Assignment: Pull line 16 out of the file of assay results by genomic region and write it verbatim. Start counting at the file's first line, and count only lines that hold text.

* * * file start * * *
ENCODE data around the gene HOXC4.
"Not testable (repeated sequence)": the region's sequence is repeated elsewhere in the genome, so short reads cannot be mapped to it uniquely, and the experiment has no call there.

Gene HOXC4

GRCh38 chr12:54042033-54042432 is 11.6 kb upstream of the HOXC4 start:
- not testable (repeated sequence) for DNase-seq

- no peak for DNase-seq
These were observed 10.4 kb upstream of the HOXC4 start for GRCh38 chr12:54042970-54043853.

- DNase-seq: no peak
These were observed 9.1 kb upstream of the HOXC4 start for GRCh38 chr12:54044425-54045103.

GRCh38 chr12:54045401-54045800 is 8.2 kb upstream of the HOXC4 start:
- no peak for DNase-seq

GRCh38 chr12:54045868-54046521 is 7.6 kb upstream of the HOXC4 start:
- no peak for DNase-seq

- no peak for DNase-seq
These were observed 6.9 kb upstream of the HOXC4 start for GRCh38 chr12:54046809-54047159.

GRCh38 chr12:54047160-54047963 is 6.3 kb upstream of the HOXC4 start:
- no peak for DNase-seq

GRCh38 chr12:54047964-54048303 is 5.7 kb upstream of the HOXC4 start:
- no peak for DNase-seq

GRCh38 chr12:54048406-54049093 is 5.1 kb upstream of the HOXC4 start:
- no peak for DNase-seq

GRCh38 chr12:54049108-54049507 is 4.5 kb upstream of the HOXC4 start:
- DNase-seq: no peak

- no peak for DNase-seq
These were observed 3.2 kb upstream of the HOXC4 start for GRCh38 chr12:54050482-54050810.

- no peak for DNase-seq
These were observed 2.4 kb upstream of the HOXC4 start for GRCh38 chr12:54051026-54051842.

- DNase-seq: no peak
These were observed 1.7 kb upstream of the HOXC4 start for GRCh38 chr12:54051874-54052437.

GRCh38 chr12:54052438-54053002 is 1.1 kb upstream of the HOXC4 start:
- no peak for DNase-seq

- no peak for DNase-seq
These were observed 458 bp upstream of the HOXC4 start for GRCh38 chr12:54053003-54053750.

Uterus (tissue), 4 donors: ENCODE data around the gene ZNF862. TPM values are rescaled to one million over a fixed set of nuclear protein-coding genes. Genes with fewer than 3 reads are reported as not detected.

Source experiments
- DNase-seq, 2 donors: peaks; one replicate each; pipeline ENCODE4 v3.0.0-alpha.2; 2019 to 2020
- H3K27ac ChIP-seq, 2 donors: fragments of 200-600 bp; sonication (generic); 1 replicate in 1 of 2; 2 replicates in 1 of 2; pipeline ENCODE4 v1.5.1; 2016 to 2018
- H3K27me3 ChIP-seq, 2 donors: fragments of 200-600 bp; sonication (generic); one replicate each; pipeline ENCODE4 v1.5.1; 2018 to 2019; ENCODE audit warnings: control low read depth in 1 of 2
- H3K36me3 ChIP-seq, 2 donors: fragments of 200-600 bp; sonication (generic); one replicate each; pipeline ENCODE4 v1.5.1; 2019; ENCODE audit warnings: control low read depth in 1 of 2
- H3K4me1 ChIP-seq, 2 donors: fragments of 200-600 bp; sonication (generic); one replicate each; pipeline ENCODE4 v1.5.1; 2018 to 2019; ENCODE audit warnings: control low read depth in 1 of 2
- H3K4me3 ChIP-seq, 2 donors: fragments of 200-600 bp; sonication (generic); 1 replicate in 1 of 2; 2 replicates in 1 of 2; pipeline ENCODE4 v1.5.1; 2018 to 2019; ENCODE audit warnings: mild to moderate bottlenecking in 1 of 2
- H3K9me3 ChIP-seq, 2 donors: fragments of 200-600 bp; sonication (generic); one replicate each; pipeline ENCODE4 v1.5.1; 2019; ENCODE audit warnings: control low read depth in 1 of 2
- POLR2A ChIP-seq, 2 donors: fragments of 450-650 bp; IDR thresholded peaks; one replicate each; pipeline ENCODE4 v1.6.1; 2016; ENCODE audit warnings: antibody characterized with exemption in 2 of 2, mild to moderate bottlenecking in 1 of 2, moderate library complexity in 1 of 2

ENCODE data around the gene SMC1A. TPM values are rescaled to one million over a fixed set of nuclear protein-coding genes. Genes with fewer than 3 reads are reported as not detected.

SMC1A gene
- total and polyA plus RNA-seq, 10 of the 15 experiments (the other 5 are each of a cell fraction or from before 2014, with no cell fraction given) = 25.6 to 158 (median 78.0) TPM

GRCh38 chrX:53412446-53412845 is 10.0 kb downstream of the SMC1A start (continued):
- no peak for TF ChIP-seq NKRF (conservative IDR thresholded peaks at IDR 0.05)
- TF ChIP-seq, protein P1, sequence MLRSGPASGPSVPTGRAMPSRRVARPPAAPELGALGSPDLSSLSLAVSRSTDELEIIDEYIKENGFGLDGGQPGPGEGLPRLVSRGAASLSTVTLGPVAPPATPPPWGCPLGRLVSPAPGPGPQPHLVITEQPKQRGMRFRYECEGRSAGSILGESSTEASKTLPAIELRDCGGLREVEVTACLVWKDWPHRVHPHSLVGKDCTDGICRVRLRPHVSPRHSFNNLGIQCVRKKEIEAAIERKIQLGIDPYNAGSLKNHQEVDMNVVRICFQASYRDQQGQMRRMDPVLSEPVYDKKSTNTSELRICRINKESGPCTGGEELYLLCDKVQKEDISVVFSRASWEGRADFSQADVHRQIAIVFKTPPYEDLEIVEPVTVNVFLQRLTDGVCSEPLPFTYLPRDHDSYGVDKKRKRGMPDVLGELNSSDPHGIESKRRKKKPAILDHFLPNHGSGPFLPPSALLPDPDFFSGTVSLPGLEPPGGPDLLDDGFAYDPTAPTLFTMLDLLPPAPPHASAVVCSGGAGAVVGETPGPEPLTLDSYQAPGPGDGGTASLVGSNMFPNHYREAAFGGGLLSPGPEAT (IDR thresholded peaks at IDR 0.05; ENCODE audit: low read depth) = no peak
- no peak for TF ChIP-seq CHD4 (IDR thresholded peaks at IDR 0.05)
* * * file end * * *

GRCh38 chr12:54047160-54047963 is 6.3 kb upstream of the HOXC4 start: